Many of the world’s staple crops are vulnerable to the emergence of new pathogens. Genetic homogeneity of crop plants and fungicide applications drive rapid adaptive evolution in pathogen populations. Our group investigates the genetic architecture of adaptive traits and retraces genome evolution in major crop pathogens.
The genetic basis of adaptive evolution in crop pathogens
Our main model is a worldwide pathogen of wheat called Zymoseptoria tritici, which causes the most economically damaging foliar disease in Europe. The pathogen has overcome most resistance of the host and all currently available fungicides. Genomes of this pathogen show an extraordinary level of sequence and chromosomal polymorphism unlike many other pathogens. One of our major aims is to understand how major adaptive traits evolved. For this, we perform genome-wide association studies (GWAS) to map phenotypic traits to individual loci in the genome. We focus in particular on different components of pathogenicity but are also interested in stress tolerance against fungicides, temperature and conditions experienced during infection (low pH, oxidative stress). To understand the process of adaptive evolution, we analyse major effect loci for signatures of selection and sequence rearrangements.
The evolution of genome architecture and eukaryotic pangenomes
Our group is also interested in understanding the evolution of genome architecture. In particular, we want to retrace the emergence of novelty (e.g. new genes) and major structural rearrangements. For this, we assemble and analyse complete fungal genomes. We found that homologous Z. tritici chromosomes segregate significant structural rearrangements within populations and that such variation created key adaptations to overcome host resistance. The genome of Z. tritici also comprises a highly polymorphic complement of eight chromosomes that are not found in every member of the species. During meiosis, accessory chromosomes frequently undergo rearrangements, fusions and non-disjunction events. Our aims are to precisely identify the mechanisms responsible for the chromosomal abberrations and how chromosomal polymorphism is generated and maintained in populations.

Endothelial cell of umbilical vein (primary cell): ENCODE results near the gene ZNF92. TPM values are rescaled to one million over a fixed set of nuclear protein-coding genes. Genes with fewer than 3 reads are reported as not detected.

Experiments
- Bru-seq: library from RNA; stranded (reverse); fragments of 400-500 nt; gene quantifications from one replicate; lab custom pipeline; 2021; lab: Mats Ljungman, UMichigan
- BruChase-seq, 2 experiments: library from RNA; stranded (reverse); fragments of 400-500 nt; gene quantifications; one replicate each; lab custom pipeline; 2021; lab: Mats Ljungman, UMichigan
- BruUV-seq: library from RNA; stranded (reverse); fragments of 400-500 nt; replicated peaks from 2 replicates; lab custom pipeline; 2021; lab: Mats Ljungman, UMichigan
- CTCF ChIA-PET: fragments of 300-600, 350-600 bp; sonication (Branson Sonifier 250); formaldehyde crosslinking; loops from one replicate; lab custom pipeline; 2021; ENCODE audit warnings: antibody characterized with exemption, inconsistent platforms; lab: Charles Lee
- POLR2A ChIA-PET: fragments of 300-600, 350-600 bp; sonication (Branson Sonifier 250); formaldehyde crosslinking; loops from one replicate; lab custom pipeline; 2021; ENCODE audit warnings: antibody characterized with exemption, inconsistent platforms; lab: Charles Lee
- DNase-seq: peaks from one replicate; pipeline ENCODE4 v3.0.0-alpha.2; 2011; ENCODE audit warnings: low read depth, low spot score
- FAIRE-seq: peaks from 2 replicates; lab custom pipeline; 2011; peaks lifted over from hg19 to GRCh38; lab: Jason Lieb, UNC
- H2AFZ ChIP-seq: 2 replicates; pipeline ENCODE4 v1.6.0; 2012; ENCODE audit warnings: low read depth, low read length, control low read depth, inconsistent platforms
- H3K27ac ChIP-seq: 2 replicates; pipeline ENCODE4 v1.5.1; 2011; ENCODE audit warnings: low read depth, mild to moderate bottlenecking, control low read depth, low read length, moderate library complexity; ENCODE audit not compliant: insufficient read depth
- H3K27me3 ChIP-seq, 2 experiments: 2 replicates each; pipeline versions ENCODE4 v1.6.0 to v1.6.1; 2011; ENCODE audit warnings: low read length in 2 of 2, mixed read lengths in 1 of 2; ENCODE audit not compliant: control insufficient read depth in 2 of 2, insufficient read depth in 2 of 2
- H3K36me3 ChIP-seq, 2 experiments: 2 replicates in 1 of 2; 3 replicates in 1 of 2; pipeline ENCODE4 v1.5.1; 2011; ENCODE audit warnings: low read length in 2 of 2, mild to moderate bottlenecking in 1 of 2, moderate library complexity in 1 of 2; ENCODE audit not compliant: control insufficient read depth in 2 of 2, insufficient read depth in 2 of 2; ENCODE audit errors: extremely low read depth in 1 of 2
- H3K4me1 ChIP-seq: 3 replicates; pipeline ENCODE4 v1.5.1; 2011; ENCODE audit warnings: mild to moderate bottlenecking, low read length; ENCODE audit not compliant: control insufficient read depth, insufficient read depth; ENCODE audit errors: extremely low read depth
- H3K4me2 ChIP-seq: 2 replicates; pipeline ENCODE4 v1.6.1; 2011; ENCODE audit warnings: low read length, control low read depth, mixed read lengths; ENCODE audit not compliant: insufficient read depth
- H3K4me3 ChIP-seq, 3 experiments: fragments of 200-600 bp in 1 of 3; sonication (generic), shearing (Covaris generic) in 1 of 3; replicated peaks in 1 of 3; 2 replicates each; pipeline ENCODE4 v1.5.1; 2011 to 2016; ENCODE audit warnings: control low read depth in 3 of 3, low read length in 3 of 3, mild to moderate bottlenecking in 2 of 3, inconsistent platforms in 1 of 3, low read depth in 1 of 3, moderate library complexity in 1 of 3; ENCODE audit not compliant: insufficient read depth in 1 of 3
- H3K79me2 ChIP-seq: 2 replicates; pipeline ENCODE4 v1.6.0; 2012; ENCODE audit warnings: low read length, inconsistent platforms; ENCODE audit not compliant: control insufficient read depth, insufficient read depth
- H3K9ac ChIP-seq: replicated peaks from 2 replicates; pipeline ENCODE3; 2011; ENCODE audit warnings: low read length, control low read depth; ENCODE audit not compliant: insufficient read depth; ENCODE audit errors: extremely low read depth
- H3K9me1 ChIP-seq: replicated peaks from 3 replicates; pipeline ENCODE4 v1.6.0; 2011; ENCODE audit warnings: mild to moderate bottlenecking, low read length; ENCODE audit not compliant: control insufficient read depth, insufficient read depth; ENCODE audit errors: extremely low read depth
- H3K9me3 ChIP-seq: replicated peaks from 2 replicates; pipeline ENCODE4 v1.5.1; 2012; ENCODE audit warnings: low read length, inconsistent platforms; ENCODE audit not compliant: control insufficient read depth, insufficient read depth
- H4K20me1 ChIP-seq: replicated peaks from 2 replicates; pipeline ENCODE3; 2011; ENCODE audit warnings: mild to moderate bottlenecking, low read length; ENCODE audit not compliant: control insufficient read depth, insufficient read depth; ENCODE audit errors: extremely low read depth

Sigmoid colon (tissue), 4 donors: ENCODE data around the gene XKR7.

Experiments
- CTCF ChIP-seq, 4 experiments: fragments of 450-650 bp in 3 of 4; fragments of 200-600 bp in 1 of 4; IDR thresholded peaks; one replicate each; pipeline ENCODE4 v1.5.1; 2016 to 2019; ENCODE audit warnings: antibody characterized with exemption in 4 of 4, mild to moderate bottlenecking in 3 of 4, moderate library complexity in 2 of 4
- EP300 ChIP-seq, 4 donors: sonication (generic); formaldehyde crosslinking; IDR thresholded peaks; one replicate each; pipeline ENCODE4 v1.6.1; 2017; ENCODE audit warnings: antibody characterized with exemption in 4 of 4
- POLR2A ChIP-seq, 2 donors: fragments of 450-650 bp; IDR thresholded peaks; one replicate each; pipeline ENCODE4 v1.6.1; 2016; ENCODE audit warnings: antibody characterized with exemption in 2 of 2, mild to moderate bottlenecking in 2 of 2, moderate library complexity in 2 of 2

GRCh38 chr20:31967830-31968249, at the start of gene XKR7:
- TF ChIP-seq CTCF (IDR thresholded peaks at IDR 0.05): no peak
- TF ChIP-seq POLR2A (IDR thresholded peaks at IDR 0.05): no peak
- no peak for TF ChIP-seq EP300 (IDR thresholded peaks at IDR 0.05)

Population genomics of human pathogenic fungi
Our group occasionally works on Cryptococcus and Malassezia fungi. These opportunistic pathogens of animals (including humans) are major threats to public health and provide fascinating models for the emergence of virulence. The most frequent infections are caused by C. neoformans (an estimated 625’000 deaths yearly). However, an ongoing outbreak in the North American Pacific Northwest and other continents is caused by the related species C. gattii which is able to cause disease in otherwise healthy individuals with a relatively high mortality rate. We use resequenced genomes of a large number of C. gattii strains to identify patterns of introgression and chromosomal rearrangements that shaped the genomic diversity in lineages. Malassezia fungi are implicated in a variety of skin diseases. We study the fungal diversity of Malassezia infections using genomic tools.
Evolutionary genetics of major population bottlenecks
Our group collaborates on research projects on Alpine ibex, a flagship species for the successful restoration from near extinction. Alpine ibex suffered from a population bottleneck of a few hundred individuals caused by overhunting. The species was reestablished across the Alps and counts again around 40’000 individuals. We showed that Alpine ibex received genetic material from domestic goats through hybridization and introgression. A process that was likely favored by the population bottleneck. We are also interested in the consequences of population bottlenecks on the fate of deleterious mutations.